2 Reasons You Shouldn’t Puke Before Your Next Public Speech

Public speaking isn’t for the faint of heart.

It’s one of those things that causes me to be a little nervous every time I do it. When I talk to people that have been speaking publicly for 20, 30, 40 years, they still often admit to having some nerves each time they step in front of other people.

Regardless of the size of the audience or what kind of message you’re bringing, here are 2 reasons I’ve found not to puke before your next public speech…

1. It gets better once you begin.
It never fails. For me at least, it’s always better once I begin. Once I see the crowd, see their faces, and maybe even see some faces that I know, I’m much better and much less nervous. If you have trouble beginning, try beginning with a personal story that you’re familiar with or maybe a joke you know will land. That will help you loosen up.. and the audience.

2. Most people are forgiving.
Most people will forgive you for a little nervousness or misplaced word. Most people know what it’s like to stand in front of colleagues or peers and deliver a speech… they know how nerve racking it can be. Most people are very forgiving. Don’t let that cause you to prepare less, but let it calm your nerves.

OK, for you more experienced than me at speaking…
What advice do you have?

16 Comments

  1. I don’t know if there is anything who does not have nerves once in a while when they stand before people. Even some of the most courageous people I know admitted to me that they have nerves, only that they try so hard not to let it show.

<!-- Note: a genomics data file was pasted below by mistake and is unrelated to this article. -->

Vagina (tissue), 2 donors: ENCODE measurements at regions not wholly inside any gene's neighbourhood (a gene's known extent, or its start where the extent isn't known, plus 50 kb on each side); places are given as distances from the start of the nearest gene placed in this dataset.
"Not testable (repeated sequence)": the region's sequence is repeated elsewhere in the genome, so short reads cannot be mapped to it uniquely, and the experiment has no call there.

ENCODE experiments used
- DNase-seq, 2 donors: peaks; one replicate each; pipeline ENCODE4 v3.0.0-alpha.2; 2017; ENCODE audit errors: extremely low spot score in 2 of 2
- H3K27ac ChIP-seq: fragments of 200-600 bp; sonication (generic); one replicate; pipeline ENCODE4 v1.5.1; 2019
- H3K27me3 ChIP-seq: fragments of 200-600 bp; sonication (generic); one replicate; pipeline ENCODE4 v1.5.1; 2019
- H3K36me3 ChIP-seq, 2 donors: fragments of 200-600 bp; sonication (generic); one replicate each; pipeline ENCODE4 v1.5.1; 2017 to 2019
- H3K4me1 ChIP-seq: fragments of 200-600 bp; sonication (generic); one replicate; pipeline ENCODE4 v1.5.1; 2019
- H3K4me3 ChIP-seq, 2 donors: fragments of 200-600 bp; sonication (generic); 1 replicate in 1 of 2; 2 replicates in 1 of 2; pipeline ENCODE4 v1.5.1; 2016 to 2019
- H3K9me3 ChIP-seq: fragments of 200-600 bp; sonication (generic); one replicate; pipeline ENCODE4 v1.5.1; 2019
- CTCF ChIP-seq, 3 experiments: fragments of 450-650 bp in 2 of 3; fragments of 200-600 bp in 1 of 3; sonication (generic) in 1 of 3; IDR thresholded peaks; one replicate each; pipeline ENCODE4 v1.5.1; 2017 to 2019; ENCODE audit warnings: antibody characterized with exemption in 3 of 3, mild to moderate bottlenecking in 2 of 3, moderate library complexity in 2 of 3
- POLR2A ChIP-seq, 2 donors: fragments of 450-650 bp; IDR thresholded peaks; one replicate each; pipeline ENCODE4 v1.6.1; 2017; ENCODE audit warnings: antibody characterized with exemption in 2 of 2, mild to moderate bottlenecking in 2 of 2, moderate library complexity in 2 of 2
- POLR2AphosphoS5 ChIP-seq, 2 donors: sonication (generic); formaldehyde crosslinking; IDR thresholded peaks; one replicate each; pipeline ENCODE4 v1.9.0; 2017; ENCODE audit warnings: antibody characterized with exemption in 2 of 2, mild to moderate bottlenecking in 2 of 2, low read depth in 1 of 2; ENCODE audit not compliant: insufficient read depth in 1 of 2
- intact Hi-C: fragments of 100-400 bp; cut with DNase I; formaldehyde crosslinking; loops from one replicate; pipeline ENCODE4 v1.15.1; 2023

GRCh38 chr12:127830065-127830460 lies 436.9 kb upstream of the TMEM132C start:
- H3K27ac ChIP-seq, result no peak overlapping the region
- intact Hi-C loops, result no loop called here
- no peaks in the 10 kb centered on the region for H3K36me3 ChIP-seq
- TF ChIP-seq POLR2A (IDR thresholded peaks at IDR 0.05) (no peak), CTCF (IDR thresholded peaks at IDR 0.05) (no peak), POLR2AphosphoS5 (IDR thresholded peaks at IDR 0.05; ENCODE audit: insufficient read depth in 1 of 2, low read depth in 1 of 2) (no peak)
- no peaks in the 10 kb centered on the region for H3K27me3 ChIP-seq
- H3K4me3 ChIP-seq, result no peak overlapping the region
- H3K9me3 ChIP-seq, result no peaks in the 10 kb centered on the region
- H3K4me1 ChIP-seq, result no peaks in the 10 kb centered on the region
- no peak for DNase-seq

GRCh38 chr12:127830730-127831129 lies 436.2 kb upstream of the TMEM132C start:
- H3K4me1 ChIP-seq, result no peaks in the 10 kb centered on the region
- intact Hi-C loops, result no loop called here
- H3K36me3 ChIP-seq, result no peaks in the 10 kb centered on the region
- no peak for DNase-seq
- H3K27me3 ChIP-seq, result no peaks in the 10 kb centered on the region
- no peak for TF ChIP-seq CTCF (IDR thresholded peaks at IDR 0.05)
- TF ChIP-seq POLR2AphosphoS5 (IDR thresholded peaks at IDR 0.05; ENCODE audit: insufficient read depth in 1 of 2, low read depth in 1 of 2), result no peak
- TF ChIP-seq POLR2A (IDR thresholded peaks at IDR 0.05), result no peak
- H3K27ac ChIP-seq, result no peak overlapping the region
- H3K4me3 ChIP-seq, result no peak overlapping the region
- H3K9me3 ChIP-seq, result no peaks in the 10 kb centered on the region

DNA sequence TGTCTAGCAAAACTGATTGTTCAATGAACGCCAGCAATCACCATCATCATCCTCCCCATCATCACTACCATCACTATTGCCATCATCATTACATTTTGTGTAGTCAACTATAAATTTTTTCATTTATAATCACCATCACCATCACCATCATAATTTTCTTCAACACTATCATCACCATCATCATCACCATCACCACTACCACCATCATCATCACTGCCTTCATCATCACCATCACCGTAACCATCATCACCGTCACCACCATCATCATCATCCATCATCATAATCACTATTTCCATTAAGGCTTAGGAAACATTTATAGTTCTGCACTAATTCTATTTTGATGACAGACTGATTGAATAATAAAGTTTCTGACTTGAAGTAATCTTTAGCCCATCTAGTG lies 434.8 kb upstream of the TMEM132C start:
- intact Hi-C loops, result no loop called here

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  2. I often have to remind myself to speak from passion. I can get so caught up with “getting through the material,” that I realize I’m BORING everyone. But when I remember to speak from my heart with passion, things usually go much better.

    Hoping I remember to bring my passion with me to the Sticks conference breakout session I’m doing!

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  3. Can I suggest Number 3 as: It will end!
    Once your 5, 15 or 30 minutes are up it’s behind you. That one talk isn’t your whole life. It’s just a few minutes or half an hour and then it is over. Just focus on getting through that, ideally enjoying it and then you can spend the rest of your time relaxing and talking to people who are most likely genuinely interested in you if they’re still seeking you out after 20 minutes of hearing you talk.

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  4. I recall speaking in front of crowds only about 4 times in my life, and the most recent 3 have been in the past few weeks! I’m learning to speak slow, take my time, be myself and remember those are just my friends out there. Last Sunday, Pastor asked me to do the welcome and announcements (for only my 2nd time). Later I was told those were the best announcement they ever heard. I was “myself”…I used humor and heard laughter, got a round of applause and even got a rim shot from the drummer! It fueled my excitement for speaking to a group of women about health last night. I’m kind of starting to enjoy this public speaking thing. And if I’m not careful, I’ll be the regular announcement giver on Sundays!